Nollan will face Democrat Angela Graham in November.
HD 80 (R): Rep. Mike Ritze vs. Stan May
Rep. Josh West (R-Grove) coined the term “civil war” after a clash with Ritze in March. During the argument, Ritze reportedly asked West if his “PTSD” was affecting his behavior, a statement West said was inappropriate.
HD 101 (R): Rep. Tess Teague vs. Robert Manger
Robert Manger defeated Rep. Tess Teague (R-Choctaw) with 56.7 percent of the popular vote. Manger will face John Carpenter in the November general.
Other House runoffs
HD 17 (R): Jim Grego vs. John Hass
Jim Grego defeated Josh Hass with 51.1 percent of the popular vote on Tuesday. Grego will face Democrat Peggy DeFrange in November.
HD 26 (D): E. Bruce Bushong vs. Terry W. Hopkins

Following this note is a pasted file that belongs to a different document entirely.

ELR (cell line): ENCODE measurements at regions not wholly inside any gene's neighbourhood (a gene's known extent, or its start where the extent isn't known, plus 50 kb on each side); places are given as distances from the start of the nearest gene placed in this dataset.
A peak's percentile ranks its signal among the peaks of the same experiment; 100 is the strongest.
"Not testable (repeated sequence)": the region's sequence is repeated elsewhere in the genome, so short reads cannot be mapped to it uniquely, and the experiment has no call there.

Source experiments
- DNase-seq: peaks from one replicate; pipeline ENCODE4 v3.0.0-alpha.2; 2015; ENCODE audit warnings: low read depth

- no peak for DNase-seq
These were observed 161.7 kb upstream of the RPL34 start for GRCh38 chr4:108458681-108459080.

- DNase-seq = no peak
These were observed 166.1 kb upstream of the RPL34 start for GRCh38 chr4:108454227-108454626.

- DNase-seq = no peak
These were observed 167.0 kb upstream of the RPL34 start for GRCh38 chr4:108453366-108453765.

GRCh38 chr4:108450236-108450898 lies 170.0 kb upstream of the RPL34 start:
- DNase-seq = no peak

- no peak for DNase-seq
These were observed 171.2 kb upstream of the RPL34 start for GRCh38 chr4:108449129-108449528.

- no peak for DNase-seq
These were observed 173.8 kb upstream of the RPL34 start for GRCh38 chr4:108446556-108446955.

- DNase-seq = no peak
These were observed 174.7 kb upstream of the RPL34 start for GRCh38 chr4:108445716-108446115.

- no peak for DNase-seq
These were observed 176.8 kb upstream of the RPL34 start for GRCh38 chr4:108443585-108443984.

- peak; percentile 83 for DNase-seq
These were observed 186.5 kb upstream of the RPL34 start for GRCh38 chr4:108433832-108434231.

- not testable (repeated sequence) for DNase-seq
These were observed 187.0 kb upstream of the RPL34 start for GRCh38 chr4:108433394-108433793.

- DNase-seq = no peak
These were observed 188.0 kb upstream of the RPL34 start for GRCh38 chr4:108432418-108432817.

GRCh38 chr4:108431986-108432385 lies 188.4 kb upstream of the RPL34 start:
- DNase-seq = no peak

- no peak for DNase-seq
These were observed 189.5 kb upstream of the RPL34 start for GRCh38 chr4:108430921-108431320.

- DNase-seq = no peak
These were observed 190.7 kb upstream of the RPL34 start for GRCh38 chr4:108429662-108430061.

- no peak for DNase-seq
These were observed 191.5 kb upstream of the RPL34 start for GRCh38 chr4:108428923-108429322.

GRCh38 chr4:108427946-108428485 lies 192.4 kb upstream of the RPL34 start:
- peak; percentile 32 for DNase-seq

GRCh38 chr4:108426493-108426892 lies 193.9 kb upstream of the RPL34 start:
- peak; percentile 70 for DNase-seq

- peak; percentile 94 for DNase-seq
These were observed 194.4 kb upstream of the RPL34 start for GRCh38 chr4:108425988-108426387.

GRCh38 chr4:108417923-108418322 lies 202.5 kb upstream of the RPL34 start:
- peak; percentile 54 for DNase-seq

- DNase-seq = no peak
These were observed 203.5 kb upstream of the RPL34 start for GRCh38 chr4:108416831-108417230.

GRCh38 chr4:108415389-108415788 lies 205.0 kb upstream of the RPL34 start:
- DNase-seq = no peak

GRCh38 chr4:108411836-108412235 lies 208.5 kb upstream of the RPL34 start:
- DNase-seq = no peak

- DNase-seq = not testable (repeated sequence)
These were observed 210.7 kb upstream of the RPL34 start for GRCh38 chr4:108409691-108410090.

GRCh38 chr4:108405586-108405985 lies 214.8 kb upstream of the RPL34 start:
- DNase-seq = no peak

Terry W. Hopkins narrowly beat E. Bruce Bushong in the runoff-primary with 50.4 percent of the vote. He will face incumbent Rep. Dell Kerbs (R-Shawnee) in November.
HD 27 (R): Danny J. Sterling vs. Dave Spaulding
Danny J. Sterling beat Dave Spaulding, receiving 54.7 percent of the vote. Democrat Angela Phillips dropped out of the race so Sterling has secured his seat in the House.
HD 41 (R): Roxanne Pollard vs. Denise Crosswhite Hader
Denise Crosswhite Hader defeated Roxanne Pollard with 52.1 percent of the vote. Hader will face Jennie Scott in the November general.
HD 41 (D): Jennie Scott vs. Sara Peterson
Jennie Scott received 58.8 percent of the popular vote, securing her position on the November ballot. She will face Republican Hader in the general.
HD 43 (R): Jay W. Steagall vs. Crystal Duncan
Jay W. Steagall won against Crystal Duncan with 64 percent of the vote and will face Democrat Chantelle Cory in November.